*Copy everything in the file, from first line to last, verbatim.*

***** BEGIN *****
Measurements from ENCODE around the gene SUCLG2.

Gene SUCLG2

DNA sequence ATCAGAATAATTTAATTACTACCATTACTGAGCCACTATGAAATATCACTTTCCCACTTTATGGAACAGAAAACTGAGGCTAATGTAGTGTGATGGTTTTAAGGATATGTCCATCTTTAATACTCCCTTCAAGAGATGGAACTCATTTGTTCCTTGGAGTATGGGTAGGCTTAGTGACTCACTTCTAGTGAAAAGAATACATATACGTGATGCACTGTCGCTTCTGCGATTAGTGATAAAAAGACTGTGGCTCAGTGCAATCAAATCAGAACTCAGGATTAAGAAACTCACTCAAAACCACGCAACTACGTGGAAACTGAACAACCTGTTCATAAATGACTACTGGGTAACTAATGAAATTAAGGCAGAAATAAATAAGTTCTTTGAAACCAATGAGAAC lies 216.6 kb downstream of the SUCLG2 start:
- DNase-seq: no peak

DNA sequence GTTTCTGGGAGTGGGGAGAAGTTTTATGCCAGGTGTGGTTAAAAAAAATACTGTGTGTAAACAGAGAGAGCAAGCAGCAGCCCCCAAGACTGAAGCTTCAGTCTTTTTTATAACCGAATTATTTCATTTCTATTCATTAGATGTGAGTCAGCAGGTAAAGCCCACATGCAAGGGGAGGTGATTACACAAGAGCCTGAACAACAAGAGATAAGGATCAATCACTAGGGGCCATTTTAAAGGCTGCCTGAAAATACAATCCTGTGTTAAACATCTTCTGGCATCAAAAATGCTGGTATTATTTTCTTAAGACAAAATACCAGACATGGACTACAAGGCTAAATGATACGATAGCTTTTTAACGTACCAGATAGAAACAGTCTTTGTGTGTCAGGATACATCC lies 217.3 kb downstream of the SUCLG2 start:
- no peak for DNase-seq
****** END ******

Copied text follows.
Measurements from ENCODE around the gene SUCLG2.

Gene SUCLG2

DNA sequence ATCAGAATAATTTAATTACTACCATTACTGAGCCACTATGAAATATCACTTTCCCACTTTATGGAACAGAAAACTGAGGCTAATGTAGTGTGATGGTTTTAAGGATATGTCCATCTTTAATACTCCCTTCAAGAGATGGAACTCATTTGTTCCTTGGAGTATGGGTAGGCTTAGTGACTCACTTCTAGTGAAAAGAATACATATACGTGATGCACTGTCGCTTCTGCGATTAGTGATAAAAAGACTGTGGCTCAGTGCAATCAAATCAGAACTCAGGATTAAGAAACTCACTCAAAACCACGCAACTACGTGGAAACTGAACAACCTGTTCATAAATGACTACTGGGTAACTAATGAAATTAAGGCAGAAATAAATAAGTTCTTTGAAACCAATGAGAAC lies 216.6 kb downstream of the SUCLG2 start:
- DNase-seq: no peak

DNA sequence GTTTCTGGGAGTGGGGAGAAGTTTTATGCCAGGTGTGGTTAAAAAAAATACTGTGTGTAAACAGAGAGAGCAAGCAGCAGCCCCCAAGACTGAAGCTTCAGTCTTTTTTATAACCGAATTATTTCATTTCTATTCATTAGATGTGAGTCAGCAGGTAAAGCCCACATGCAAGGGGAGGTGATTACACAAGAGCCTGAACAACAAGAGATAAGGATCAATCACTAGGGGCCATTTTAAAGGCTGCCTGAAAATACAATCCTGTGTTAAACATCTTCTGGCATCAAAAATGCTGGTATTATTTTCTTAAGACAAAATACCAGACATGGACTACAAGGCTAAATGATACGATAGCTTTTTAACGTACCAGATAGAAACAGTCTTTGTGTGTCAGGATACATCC lies 217.3 kb downstream of the SUCLG2 start:
- no peak for DNase-seq